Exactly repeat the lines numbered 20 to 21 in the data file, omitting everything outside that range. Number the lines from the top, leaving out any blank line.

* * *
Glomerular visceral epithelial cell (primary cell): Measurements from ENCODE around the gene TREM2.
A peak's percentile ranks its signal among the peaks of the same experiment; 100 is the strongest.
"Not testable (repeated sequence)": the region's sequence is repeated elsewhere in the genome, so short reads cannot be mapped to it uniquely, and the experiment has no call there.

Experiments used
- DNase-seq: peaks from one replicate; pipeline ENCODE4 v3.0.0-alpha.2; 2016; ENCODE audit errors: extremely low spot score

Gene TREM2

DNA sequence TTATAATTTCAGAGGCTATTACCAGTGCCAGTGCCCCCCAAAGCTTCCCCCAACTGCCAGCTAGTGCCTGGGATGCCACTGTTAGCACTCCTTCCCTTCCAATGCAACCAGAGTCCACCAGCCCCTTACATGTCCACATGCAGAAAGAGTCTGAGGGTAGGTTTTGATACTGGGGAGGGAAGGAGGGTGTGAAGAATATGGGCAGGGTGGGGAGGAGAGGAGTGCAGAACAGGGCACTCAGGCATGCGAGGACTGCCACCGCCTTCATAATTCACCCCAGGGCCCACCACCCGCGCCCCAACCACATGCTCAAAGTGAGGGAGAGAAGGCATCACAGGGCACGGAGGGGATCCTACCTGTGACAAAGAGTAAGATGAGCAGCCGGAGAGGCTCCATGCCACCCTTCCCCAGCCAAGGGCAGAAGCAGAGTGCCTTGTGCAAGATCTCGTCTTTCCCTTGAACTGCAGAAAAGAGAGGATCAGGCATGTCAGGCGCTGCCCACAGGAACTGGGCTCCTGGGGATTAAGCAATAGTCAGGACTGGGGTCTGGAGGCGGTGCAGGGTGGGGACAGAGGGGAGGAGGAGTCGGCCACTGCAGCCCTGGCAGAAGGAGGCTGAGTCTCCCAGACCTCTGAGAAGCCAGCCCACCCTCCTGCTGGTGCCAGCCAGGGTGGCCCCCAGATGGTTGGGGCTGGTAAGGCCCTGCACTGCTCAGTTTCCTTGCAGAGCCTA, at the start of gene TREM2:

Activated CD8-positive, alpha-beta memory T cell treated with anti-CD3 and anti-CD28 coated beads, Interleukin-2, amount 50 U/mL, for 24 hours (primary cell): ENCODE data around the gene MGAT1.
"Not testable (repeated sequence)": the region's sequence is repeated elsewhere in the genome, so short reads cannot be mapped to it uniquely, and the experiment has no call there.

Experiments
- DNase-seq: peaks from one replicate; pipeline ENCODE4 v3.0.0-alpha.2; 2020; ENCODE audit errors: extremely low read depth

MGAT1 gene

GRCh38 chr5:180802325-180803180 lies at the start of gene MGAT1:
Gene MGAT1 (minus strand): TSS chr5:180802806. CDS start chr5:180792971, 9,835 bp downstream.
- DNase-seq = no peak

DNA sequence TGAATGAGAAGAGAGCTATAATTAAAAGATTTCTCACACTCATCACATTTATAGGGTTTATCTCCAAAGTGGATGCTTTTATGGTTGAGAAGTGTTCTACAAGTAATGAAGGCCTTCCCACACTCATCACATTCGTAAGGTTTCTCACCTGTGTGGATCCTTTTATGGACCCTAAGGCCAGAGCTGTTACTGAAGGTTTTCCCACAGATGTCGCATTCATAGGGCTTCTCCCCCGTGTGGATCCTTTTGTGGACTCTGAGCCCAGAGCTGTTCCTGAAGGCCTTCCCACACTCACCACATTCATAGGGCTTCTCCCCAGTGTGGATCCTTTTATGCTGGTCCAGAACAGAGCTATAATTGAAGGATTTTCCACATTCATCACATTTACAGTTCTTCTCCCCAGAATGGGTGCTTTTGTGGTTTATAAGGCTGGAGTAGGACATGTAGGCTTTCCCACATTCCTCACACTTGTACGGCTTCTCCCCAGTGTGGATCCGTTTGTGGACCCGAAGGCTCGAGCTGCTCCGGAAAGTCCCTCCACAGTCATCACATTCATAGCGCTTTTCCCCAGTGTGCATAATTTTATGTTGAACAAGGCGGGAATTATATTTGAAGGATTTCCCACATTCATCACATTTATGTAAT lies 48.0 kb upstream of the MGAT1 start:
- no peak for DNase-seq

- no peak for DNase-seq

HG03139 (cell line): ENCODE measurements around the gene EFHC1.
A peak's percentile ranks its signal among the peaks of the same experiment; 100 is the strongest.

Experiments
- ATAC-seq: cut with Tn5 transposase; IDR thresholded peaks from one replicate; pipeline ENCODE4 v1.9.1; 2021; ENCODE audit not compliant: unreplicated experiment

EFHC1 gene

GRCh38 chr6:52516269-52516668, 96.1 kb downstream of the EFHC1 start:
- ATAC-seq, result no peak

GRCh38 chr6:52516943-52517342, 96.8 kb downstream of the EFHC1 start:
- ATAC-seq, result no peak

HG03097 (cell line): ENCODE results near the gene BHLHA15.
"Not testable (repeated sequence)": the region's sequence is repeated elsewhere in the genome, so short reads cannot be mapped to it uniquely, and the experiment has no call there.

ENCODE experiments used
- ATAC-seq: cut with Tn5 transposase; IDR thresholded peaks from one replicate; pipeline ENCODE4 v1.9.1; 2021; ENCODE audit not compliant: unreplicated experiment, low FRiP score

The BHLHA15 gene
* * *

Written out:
A peak's percentile ranks its signal among the peaks of the same experiment; 100 is the strongest.

Experiments